3 May 2011

Bin Laden and terror

I am in Tel Aviv this week, attending a briefing on Israeli water conserving/cleaning technologies.

Yesterday, I turned on the TV to see the news and saw that Bin Laden has been killed. (BBC had the best coverage; CNN switched to twitter reactions; FOX switched to other programming after awhile...)

That's good news to most of us, and especially to people who think that punishment is a deterrent to bad behavior.

Unfortunately, I am not one of them.

The war on terror (what a stupid name) will only end when terrorists have nothing to complain about. That will happen when they stop being suppressed by their governments and have the freedom to succeed or fail -- and can congratulate or blame themselves for it. For the US, it will also end (or get better) when we stop supporting these odious regimes.

The good news is that the (perhaps related) Arab Spring has brought changes to a few countries run by dictators. Tunisia and Egypt are moving ahead (more or less). Dictators in Syria, Yemen, Bahrain and Libya are, of course, fighting bloody battles to continue their oppression. This is sad to see, but only a sign of how little their care about "Their People."

The Israelis, btw, made no outward show of celebration on Bin Laden. They were already commemorating the Holocaust (1 May), and they have a lot of other issues (some self-inflicted, wrt the power of their fundamentalists) on their plates.

It was also nice to see Obama doing such a fine job as president. Like many Americans abroad, I am often asked about failures of my government.

Just a few thoughts.



JWT said...

Punishment does not deter bad behavior? Read this:

Pakistan: Where gang rapists walk free

posted on April 28, 2011, at 3:13 PM

This is “a black day in Pakistan’s history,” said Raza Rumi in the Karachi Express Tribune. The Supreme Court has acquitted all but one of 14 men accused of arranging and executing the rape of Mukhtaran Mai. In 2002, Mai’s 12-year-old brother was sodomized by several men from a powerful caste. To prevent his family from seeking justice, the men accused the boy of adultery with a woman from their clan. A local jirga was convened, which saw the events as the powerful caste wished it to. In order to punish Mai’s family for a nonexistent act of dishonor, the jirga ordered Mai to be raped by four men from that clan while the jirga elders looked on. Such hideous perversions of justice, common in rural Pakistan, are usually ignored by the police. Fortunately for Mai, her village imam was outraged and went to the press. “Thanks to the media frenzy, the state had to act.” A state court tried 14 men and sentenced six of them to death. But the Lahore High Court overturned that verdict in 2005, and last week the Supreme Court agreed. Now, only one man will serve a prison term.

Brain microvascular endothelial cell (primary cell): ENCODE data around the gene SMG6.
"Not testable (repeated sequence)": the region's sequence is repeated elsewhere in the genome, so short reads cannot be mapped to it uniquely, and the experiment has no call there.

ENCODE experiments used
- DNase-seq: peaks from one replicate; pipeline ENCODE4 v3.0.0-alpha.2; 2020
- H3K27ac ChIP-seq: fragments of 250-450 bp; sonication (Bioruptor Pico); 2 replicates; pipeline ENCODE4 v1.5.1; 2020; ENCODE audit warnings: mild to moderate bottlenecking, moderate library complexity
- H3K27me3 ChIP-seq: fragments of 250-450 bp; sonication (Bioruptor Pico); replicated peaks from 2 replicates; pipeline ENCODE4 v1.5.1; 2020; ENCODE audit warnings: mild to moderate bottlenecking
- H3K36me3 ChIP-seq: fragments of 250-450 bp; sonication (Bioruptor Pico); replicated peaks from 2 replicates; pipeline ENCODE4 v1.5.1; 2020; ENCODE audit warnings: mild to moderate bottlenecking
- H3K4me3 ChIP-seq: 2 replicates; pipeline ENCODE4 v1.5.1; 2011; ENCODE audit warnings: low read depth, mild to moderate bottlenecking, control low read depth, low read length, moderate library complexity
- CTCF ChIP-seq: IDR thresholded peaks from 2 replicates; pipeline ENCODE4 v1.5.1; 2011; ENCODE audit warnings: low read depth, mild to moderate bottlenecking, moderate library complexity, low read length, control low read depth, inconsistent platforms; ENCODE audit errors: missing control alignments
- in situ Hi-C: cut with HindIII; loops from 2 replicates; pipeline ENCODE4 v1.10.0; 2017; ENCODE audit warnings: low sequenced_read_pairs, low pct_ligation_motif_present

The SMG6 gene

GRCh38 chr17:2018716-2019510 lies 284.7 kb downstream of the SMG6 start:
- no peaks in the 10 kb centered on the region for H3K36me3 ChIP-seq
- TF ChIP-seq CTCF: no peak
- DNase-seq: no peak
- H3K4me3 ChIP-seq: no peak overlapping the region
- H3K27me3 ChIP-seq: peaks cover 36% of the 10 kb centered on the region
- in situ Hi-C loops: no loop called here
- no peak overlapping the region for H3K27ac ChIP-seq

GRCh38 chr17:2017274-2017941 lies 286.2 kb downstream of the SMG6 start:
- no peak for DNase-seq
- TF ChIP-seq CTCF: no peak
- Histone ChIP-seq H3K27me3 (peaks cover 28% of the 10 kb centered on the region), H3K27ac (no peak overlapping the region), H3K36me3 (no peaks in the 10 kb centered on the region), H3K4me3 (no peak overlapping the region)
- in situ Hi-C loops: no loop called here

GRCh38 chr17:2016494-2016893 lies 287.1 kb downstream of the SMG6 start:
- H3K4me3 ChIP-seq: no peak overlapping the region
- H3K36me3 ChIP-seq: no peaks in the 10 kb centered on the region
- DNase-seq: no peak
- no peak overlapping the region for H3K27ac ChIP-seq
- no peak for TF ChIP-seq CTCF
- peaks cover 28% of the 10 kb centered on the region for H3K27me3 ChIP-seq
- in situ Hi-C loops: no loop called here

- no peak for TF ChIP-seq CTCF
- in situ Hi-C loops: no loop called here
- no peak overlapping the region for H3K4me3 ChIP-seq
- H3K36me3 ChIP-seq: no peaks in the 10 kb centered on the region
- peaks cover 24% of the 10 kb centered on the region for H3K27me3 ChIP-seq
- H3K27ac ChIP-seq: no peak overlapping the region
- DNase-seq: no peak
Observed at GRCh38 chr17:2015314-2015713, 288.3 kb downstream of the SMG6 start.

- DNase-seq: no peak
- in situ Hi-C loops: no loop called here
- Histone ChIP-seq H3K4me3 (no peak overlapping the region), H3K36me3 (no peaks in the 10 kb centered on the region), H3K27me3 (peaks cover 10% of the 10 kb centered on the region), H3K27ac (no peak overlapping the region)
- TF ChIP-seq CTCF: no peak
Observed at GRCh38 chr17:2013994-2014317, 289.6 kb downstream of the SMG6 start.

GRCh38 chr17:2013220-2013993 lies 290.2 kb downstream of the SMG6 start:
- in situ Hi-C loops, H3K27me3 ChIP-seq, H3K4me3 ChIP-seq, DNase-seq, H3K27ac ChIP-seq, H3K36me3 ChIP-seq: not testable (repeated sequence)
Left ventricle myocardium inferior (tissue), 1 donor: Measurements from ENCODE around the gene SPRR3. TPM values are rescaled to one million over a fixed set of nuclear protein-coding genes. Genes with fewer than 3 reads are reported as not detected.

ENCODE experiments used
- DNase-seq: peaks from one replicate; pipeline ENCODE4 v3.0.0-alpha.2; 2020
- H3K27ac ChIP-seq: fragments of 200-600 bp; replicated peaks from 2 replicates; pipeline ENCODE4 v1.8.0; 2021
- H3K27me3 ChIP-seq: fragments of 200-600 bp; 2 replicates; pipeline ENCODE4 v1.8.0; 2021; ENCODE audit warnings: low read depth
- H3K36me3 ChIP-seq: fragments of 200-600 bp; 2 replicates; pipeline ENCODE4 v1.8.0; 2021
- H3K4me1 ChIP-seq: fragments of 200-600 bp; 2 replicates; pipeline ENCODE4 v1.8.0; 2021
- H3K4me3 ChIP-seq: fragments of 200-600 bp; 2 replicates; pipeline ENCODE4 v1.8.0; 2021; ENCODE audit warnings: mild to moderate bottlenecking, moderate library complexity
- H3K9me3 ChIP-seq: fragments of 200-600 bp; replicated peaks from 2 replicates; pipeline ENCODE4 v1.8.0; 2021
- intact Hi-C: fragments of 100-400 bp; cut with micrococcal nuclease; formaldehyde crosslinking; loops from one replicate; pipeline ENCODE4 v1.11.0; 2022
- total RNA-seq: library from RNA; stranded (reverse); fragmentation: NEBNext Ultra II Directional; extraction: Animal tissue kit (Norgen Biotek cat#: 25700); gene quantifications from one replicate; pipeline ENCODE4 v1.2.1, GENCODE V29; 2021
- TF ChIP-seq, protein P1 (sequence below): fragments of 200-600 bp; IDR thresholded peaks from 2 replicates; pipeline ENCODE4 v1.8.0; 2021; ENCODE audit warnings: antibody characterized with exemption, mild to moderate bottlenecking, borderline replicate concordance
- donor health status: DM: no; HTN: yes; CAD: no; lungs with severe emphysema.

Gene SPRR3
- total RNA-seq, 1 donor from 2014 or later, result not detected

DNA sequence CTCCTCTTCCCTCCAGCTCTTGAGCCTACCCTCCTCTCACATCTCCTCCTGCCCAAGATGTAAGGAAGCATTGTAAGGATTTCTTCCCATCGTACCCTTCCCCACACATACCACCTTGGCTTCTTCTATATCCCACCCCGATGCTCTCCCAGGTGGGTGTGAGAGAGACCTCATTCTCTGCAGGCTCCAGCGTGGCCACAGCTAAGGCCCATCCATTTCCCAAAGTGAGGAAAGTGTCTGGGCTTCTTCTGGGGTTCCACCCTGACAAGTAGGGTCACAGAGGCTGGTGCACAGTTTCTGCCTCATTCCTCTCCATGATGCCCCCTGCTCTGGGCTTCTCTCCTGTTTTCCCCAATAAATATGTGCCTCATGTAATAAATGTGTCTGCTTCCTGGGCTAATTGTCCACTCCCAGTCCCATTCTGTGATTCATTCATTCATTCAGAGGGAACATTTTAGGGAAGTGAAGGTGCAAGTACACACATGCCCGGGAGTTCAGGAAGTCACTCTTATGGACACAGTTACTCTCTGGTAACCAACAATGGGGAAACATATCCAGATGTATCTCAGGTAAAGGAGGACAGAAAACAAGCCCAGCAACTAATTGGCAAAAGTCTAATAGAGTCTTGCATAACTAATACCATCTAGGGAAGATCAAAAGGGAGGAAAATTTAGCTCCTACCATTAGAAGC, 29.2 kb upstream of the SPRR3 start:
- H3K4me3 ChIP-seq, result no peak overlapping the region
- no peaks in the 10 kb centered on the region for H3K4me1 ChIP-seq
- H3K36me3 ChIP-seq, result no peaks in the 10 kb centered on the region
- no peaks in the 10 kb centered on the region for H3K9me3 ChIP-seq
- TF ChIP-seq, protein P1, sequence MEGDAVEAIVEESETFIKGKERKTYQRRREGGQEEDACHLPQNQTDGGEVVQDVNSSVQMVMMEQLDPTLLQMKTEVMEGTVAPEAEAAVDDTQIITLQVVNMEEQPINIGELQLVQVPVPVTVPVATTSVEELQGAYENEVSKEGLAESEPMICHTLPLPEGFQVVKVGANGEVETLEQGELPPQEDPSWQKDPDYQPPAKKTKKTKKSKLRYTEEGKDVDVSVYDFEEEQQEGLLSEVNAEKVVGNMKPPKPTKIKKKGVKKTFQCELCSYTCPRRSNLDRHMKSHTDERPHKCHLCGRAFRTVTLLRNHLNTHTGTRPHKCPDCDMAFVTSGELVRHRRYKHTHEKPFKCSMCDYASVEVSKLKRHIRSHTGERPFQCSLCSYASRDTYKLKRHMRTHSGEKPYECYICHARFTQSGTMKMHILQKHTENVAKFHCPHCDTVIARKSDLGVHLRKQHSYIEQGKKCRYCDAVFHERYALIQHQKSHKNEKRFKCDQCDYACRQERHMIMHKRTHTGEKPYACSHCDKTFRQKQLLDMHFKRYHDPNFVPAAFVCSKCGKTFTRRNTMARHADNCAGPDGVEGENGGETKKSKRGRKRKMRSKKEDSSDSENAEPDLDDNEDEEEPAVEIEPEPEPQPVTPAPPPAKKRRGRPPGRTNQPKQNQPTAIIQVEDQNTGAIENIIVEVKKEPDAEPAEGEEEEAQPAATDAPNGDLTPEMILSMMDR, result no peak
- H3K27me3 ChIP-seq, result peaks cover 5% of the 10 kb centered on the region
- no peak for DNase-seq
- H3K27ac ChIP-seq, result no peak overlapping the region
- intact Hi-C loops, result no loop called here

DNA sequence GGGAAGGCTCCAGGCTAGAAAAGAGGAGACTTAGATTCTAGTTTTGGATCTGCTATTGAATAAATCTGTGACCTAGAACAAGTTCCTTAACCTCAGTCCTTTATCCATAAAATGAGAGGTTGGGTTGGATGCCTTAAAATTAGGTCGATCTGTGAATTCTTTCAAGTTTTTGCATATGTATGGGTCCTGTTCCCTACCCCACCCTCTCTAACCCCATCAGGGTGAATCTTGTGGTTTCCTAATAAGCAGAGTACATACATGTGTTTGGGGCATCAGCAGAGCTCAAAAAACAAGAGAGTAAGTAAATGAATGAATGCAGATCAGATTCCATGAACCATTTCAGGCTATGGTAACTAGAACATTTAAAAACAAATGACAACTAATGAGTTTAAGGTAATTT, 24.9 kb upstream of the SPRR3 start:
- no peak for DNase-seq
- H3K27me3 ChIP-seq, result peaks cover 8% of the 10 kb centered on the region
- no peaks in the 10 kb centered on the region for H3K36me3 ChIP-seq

Rural Pakistan is a deeply misogynistic place, said Murtaza Razvi in the Karachi Dawn. Village councils are made up of “uneducated men whose minds are steeped deep in the dark recesses of tribal, feudal rules and laws of their own making.” These men run their own justice system, entirely untethered from our constitutional law. They favor the powerful clans, and they treat women as lower than animals. “Girl children are sold in marriages to older men; women are traded off in forced marriages to settle tribal feuds; and yet others are killed, even buried or burned alive in the name of so-called honor.” But it wasn’t just rural Pakistan that failed Mai. The laws that the Supreme Court relies on to rule in such cases are primitive and sexist. The law of evidence, for example, “considers one woman’s testimony as being equal to half that of a man’s in the case of rape.”

The court was hampered by the lack of evidence, said the Lahore Daily Times in an editorial. The semen recovered from Mai’s body and clothes matched only two of the men. The police report was extremely thin and lacked many of the necessary documents. Of course, that was because the police “were influenced by the powerful locals who committed this crime.” The problem, then, lies not with the Supreme Court but with “the entrenched bias against women in the entire justice system.”

“There is a silver lining to Mukhtaran Mai’s grim story,” said the Islamabad News. This brave woman fought back against her abusers and exposed the barbaric practices of jirga justice to the whole world. “Her story is inspirational.” And her courage “is a slap in the face for all those who wronged her.”

...You should look into Shari law before you wish it on anyone.

David Zetland said...

@JWT -- Agreed, but misogynistic paternalism predates Islam.

It's just as bad in India (a "Hindu" place), et al.

abraham said...

At the risk of possibly turning this into an India v/s Pakistan, I would like to point out that it is not 'just as bad in India.'

Misogyny does shape regressive attitudes there, sure. But there isn't a Sharia-type code endorsed by a large number of people, resulting in punishments being doled out. Yes, certain communities do decide to boycott individuals/ families but that's just about it.

This difference is significant: it’s one thing considering certain views legitimate; and another to believe that it’s legitimate to impose it upon others in a violent way.

This might have to do with state presence (relatively higher in India), mean distance between communities and the globalised world (less in India) and subjective differences between cultural sensibilities and outlook.

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